• Due: 5pm Saturday 13 February. (The pset is due on Saturday rather than Friday because I’ve posted is late. But you should try to complete as much of it as possible before 5pm Fri 12 Februrary, while help is easily available.)
• Notes:
• This is a long assignment. Start soon!
• You should be able to do Problems 1, 2, 4a, and 4b now.
• You will be able to do all the problems after the Tue. Feb 9 class.
• The problems needn’t be done in order. Feel free to jump around.
• The problem set is worth 120 points.
• Submission:
• In the yourFullName CS251 Spring 2016 Folder that you created for PS1, create a Google Doc named yourFullName CS251 PS2.
• For Problems 1 through 3, include all answers in your PS2 google doc. Please format your evaluation derivations so that they’re easy to read. Format the derivation using the fixed-width Courier New font (can use a small font size if that helps).
• For Problem 4 (Recursive Racket Functions):
• Copy the contents of yourAccountName-ps2-functions.rkt to the Google Doc. Format the definitions using the fixed-width Courier New font (can use a small font size if that helps).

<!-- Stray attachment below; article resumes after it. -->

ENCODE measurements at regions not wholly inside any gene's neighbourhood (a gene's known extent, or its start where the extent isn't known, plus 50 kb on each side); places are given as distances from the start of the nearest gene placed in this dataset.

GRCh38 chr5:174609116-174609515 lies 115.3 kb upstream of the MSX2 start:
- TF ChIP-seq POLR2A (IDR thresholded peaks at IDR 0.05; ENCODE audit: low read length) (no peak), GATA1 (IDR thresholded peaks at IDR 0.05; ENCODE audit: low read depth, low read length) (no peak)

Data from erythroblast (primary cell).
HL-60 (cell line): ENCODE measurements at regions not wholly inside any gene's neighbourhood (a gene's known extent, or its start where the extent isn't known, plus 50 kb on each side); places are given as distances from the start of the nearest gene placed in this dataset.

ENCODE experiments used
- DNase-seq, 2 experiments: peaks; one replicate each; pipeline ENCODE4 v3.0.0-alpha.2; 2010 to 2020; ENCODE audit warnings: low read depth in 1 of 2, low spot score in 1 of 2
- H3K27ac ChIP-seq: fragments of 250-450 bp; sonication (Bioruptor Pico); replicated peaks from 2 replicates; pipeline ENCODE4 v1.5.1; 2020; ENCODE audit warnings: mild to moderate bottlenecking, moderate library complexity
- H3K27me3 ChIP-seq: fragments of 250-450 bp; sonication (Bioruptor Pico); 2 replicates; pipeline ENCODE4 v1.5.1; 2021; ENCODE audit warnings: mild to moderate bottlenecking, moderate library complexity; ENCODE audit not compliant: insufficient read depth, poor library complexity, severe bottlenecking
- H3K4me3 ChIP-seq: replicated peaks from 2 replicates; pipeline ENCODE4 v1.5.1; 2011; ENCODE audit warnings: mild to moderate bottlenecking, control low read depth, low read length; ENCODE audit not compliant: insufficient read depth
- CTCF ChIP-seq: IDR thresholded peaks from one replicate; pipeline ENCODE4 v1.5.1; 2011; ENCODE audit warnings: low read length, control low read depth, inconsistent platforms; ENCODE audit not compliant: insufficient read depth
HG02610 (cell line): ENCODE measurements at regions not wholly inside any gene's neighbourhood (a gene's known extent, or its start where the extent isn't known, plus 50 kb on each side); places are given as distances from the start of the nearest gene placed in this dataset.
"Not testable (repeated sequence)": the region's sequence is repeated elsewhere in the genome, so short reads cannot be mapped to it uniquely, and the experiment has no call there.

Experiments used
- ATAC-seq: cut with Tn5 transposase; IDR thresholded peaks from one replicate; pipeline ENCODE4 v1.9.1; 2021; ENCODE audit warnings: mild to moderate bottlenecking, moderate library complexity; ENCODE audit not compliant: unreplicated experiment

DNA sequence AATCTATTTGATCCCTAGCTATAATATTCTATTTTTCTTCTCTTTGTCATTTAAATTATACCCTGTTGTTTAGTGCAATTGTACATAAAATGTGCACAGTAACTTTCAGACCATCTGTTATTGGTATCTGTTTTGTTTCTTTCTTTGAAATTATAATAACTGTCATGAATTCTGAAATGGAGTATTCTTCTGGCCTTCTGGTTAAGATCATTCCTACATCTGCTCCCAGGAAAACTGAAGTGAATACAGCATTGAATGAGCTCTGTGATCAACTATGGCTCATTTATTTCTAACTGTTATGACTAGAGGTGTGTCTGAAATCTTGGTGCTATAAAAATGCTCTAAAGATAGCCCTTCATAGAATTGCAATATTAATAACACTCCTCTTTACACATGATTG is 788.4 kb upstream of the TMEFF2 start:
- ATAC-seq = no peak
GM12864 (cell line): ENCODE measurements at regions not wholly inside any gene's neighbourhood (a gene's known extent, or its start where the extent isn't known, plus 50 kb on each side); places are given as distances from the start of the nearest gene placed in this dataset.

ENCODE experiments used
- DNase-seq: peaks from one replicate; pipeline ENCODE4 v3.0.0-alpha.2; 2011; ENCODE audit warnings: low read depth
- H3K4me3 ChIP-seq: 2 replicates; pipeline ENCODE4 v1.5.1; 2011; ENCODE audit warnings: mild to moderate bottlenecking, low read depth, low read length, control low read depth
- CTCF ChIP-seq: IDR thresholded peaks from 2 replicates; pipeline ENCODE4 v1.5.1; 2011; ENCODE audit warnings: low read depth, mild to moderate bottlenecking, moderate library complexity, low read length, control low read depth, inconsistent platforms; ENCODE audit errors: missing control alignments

• Drop a copy of your yourAccountName-ps2-functions.rkt in your ~/cs251/drop/ps02 drop folder on cs.wellesley.edu.

## 1. Truthiness (10 points)

)

In the context of a conditional test, a value that chooses the then arm of the conditional is called truthy and a value that chooses the else arm of the conditional is called falsey (sometimes spelled falsy). We will use the term neither to refer to a value that cannot be used as a conditional test (causing a compile-time or run-time error).

We have seen that in Racket, the #f value is falsey and every value that is not #f is truthy; Racket has no neither values. This problem asks you to explore truthiness in other languages.